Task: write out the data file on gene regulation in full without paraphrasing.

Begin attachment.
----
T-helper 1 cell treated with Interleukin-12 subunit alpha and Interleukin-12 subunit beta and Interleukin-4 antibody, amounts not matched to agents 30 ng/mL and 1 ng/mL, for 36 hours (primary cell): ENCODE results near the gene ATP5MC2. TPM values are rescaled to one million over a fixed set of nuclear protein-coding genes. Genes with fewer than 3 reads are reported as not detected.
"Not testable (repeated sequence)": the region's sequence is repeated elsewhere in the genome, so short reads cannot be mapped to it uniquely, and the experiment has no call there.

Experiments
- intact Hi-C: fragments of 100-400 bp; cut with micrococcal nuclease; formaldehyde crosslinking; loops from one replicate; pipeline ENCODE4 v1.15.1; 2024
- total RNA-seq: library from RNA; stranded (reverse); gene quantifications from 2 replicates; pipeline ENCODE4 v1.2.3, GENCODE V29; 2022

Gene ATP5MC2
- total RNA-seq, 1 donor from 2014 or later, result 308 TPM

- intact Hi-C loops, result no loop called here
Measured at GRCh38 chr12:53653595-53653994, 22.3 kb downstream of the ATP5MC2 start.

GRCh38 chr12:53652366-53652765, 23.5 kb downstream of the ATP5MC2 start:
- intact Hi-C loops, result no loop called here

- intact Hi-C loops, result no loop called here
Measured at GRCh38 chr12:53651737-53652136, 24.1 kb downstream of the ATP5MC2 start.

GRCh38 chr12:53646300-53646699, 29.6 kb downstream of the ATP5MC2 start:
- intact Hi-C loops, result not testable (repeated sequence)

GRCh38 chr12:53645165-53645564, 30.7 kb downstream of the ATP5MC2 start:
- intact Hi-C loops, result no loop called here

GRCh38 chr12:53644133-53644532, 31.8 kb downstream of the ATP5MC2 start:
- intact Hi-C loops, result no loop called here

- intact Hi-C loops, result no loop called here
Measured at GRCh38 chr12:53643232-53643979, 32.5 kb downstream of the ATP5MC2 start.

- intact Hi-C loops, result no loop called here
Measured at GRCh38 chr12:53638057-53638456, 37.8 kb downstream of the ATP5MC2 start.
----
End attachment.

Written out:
T-helper 1 cell treated with Interleukin-12 subunit alpha and Interleukin-12 subunit beta and Interleukin-4 antibody, amounts not matched to agents 30 ng/mL and 1 ng/mL, for 36 hours (primary cell): ENCODE results near the gene ATP5MC2. TPM values are rescaled to one million over a fixed set of nuclear protein-coding genes. Genes with fewer than 3 reads are reported as not detected.
"Not testable (repeated sequence)": the region's sequence is repeated elsewhere in the genome, so short reads cannot be mapped to it uniquely, and the experiment has no call there.

Experiments
- intact Hi-C: fragments of 100-400 bp; cut with micrococcal nuclease; formaldehyde crosslinking; loops from one replicate; pipeline ENCODE4 v1.15.1; 2024
- total RNA-seq: library from RNA; stranded (reverse); gene quantifications from 2 replicates; pipeline ENCODE4 v1.2.3, GENCODE V29; 2022

Gene ATP5MC2
- total RNA-seq, 1 donor from 2014 or later, result 308 TPM

- intact Hi-C loops, result no loop called here
Measured at GRCh38 chr12:53653595-53653994, 22.3 kb downstream of the ATP5MC2 start.

GRCh38 chr12:53652366-53652765, 23.5 kb downstream of the ATP5MC2 start:
- intact Hi-C loops, result no loop called here

- intact Hi-C loops, result no loop called here
Measured at GRCh38 chr12:53651737-53652136, 24.1 kb downstream of the ATP5MC2 start.

GRCh38 chr12:53646300-53646699, 29.6 kb downstream of the ATP5MC2 start:
- intact Hi-C loops, result not testable (repeated sequence)

GRCh38 chr12:53645165-53645564, 30.7 kb downstream of the ATP5MC2 start:
- intact Hi-C loops, result no loop called here

GRCh38 chr12:53644133-53644532, 31.8 kb downstream of the ATP5MC2 start:
- intact Hi-C loops, result no loop called here

- intact Hi-C loops, result no loop called here
Measured at GRCh38 chr12:53643232-53643979, 32.5 kb downstream of the ATP5MC2 start.

- intact Hi-C loops, result no loop called here
Measured at GRCh38 chr12:53638057-53638456, 37.8 kb downstream of the ATP5MC2 start.